Nowadays, it is likely that you almost always have your cellphone with you. After all, your cellphone not only keeps you connected to the world, but holds essential information, including photos or even banking apps, only to name a few.
With all of this personal information readily available on your phone, many people worry about what happens if they are pulled over by police – or even arrested. Can police search your phone?
Police must have a warrant
In 2014, a landmark ruling from the United States Supreme Court determined that your cellphone is unlike any other typical item you might carry on your person. The Court ruled that with all of the private information your phone contains, it is more like your home than just another object.
Therefore, both federal and state laws do not allow police to search your phone unless:
- You consent to a search; or
- They have a valid warrant.
Texas law even determined that police must have a probable cause – and even a warrant – to search through your cellphone even after they make an arrest. There are certain exceptions, such as an emergency or imminent danger. However, generally, police need a warrant to search your cellphone.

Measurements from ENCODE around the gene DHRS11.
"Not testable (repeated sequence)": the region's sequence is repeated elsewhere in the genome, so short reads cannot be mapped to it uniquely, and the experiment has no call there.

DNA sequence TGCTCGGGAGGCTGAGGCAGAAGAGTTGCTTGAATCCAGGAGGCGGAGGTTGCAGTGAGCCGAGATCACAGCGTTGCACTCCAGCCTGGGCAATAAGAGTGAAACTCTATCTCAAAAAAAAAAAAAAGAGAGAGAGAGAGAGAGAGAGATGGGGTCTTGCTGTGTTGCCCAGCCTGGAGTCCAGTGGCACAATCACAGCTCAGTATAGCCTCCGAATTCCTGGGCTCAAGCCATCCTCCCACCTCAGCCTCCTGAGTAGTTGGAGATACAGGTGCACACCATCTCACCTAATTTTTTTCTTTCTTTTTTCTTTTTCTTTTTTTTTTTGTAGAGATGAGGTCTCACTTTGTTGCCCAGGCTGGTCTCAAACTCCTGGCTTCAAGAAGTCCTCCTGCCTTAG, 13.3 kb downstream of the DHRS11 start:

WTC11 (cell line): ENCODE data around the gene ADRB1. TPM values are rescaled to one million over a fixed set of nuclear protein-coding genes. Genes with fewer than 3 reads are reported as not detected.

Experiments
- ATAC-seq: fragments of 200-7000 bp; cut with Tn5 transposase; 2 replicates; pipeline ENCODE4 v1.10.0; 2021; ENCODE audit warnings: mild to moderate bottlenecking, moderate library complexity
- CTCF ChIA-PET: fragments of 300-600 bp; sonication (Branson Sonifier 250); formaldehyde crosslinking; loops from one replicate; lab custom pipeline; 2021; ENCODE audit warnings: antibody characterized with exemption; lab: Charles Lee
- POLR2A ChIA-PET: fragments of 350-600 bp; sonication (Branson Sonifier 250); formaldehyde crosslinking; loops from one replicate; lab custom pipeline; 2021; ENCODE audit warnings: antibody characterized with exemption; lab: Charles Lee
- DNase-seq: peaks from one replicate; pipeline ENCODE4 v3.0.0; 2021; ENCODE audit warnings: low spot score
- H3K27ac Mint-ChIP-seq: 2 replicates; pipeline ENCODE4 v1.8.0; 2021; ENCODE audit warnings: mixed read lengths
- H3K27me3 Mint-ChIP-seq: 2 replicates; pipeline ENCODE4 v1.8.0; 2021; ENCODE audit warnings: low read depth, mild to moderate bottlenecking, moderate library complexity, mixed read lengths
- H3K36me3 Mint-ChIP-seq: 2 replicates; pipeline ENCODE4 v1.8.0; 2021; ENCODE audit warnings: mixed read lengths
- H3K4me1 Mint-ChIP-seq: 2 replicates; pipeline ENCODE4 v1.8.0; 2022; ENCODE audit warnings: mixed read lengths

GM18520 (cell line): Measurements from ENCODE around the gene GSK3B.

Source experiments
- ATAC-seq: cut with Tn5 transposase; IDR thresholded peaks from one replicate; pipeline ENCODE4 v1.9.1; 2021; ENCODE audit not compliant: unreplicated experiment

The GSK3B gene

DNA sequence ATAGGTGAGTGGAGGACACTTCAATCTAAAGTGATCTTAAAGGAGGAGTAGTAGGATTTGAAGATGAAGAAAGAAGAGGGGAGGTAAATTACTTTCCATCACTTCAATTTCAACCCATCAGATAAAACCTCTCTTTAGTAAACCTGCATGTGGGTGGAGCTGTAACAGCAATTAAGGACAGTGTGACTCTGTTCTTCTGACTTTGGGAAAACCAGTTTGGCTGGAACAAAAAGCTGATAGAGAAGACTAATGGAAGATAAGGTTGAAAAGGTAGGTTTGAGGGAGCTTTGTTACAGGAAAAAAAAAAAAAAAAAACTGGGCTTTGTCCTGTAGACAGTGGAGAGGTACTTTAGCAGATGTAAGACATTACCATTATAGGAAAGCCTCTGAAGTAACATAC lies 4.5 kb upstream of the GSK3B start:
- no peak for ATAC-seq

Protecting your right to privacy is critical
Knowing your rights is important – especially in this digital age. You have rights to privacy and security under the Fourth Amendment of the United States Constitution. And you must protect and exercise these rights if you face criminal charges.
- You do not have to consent to a search
- You can – and should – ask to see the warrant
- You do not have to assist police in any search
- You do not have to talk to the police without an attorney present
Police may try to deceive you into providing information. That is why it is essential to understand all of the rights you have to protect yourself – and your future.
In these cases, it is often beneficial to consult an experienced criminal defense attorney to better understand your rights in these situations.